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24/10/2018 — Other Minerals and Metals
Electric vehicle market a driver for nickel
By Ross Louthean

While New Zealand is leading the way in enthusiasm for electric vehicles and related long-life batteries, Australia is still in the petrol-vehicle mode but its miners are making major advances for battery metals.

Yesterday, Paydirt’s Australian Nickel Conference showed how its sulphide nickel miners and sulphide and lateritic nickel explorers are spending millions to be well set for the dramatic lift in demand for nickel and nickel-cobalt deposits.

Independence Group NL (ASX: IGO) chief executive Peter Bradford told delegates that decreasing stockpiles and growth in global stainless steel demand will move nickel prices higher as the commodity becomes the big winner from the electric vehicle demand disruption.

Not only will that demand spurt require an additional 300,000 to 900,000 tonnes of nickel within seven years, but it will also underpin a much stronger outlook over FY19 for IGO’s Nova nickel-copper mine in Western Australia’s Fraser Range.

IGO, which is also a major gold producer has a budget for the coming year of $A50 million for exploration.

The Company is working to further evolve the downstream processing potential from its broader Nova assets, to produce nickel and cobalt sulphates for electric vehicle (EV) batteries.

“EV lithium ion battery cathodes with higher nickel content are the key to enabling higher energy density, and that broadens our opportunity for Nova to emerge as a stable supplier of minerals critical to clean energy storage.”

The principal of PCF Capital Group, Liam Twigger, said that in the past 12 months, there had been a continuation of improvement in sentiment for the Australian nickel sector.

“The share prices of all companies present were up 30% September to September but unfortunately got smashed over the past couple of weeks to be essentially flat year on year,” Twigger said.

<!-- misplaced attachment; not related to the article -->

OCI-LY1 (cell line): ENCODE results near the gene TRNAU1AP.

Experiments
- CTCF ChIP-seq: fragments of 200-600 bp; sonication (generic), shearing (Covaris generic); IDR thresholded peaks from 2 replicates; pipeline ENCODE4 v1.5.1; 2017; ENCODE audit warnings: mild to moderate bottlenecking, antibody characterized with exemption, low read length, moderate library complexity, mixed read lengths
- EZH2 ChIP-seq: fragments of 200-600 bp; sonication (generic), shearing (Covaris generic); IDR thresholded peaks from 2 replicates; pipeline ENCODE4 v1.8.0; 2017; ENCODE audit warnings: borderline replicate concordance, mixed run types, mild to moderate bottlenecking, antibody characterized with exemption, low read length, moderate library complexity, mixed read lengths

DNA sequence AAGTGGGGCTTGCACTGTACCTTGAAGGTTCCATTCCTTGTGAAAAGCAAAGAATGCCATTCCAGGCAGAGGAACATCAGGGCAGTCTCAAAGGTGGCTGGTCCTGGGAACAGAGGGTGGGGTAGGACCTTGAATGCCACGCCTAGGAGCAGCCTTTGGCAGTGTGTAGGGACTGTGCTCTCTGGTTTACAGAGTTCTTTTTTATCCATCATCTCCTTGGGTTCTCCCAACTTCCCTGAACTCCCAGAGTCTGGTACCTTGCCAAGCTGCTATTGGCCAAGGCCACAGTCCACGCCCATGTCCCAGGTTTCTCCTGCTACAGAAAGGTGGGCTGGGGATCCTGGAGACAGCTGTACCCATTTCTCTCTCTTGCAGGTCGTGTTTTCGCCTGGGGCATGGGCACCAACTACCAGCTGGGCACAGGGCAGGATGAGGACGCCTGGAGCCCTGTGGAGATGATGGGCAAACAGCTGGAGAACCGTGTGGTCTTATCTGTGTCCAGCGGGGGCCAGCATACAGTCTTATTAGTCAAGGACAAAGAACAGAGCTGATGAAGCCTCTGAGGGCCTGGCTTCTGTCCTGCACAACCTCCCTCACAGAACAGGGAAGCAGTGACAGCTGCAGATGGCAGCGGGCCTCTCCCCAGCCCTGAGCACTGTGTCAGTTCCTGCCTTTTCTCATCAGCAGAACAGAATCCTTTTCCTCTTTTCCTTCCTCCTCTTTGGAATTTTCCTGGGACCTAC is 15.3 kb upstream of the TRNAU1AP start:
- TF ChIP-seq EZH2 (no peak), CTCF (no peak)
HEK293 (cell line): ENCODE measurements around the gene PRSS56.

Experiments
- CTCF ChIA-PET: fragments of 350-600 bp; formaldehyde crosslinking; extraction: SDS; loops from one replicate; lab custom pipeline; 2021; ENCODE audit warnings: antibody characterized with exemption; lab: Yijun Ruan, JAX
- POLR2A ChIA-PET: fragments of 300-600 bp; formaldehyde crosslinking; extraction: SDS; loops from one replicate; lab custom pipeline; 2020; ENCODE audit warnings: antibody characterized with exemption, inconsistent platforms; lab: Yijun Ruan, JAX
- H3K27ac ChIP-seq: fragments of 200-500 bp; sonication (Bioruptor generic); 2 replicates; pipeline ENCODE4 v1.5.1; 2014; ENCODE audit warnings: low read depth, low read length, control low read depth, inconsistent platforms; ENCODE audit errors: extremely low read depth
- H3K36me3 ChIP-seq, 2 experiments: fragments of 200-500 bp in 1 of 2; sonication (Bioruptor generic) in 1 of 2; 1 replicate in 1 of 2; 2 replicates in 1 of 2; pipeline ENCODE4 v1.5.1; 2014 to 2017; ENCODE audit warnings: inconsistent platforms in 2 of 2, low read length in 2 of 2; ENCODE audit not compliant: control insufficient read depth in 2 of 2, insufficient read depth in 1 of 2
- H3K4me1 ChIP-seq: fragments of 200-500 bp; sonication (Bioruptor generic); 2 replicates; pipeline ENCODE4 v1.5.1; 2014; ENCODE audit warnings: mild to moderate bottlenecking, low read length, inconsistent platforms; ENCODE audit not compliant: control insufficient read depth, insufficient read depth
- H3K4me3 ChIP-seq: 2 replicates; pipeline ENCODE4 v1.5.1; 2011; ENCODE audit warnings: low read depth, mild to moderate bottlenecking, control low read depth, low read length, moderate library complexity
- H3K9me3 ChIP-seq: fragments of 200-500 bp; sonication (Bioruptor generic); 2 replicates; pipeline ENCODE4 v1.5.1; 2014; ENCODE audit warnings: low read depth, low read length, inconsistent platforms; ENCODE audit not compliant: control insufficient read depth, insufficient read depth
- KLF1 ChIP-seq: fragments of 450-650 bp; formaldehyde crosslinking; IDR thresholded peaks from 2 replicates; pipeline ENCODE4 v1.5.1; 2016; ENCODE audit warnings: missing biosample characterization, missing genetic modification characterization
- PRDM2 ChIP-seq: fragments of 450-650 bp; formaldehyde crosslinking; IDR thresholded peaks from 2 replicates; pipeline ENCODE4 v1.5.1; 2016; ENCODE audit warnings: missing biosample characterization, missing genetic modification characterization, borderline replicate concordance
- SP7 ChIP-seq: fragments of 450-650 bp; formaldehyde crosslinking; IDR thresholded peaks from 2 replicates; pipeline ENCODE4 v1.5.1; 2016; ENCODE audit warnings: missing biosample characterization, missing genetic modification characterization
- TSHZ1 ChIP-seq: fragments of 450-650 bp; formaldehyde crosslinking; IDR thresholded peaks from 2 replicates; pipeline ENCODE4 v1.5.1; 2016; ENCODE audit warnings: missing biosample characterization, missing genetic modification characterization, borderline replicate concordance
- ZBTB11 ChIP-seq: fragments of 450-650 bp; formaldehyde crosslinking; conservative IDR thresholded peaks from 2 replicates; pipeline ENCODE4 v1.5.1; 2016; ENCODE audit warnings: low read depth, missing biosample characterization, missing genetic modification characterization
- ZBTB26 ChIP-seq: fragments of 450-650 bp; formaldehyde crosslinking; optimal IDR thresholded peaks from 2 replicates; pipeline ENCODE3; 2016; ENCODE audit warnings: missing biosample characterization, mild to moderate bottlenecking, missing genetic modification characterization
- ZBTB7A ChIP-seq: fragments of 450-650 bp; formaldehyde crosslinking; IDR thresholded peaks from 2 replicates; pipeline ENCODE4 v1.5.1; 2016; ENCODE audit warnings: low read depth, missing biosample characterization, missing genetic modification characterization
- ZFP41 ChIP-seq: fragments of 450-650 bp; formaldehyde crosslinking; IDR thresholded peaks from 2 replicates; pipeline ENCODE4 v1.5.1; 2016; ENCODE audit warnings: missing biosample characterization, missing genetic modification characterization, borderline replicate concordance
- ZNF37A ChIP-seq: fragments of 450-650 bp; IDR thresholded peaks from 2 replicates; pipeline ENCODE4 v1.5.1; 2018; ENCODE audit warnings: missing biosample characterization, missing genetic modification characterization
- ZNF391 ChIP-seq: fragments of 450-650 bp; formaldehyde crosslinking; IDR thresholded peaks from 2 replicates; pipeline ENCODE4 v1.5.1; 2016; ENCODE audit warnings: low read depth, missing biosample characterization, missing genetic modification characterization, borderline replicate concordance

Twigger told delegates that while it was good to be conservative -and “anyone in the nickel space knows that you need to play the long game” – those with Kambalda footprint properties may be missing a trick.

“The Australian nickel sector remains in great shape, not only for today but also for the future.”

On the eve of the conference, major nickel miner Western Areas Ltd (ASX: WSA) was to start $A32 million in early site works on the Cosmos Odysseus to revive mining on what had been a high grade operation by the end of 2022.

There are established plant, airstrip and camp at the project which is expected to cost $A299 M.

Managing director Dan Lougher made it clear that the impetus for this major re-development was the opportunities for producing nickel sulphate for the EV market.

One of the company’s pushing the nickel supply side for EV’s, BHP’s Nickel West division showed the physical progress being made on building a multi-million dollar nickel sulphate plant at its Kwinana nickel refinery in Western Australia.

Head of integrated operations for Nickel West, Karl Stokes, said the nickel sulphate plant, stage 1, should see structural, mechanical and pipework start in the first quarter of next year.

Nickel West is also undertaking laboratory tests to produce a battery grade cobalt.

Near the end of the conference NZResources editor Ross Louthean was in a question and answer session in which he pointed to the fact that despite the nickel price not being spectacular at this stage, there was a comfort zone created by the perceived growth of nickel for the EV market and also the strong global market for stainless steel.

Louthean and Carl Knox-Robinson attended the conference to market the company’s new book “Australia’s Nickel Adventure.”

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Western Areas’ managing director Dan Lougher.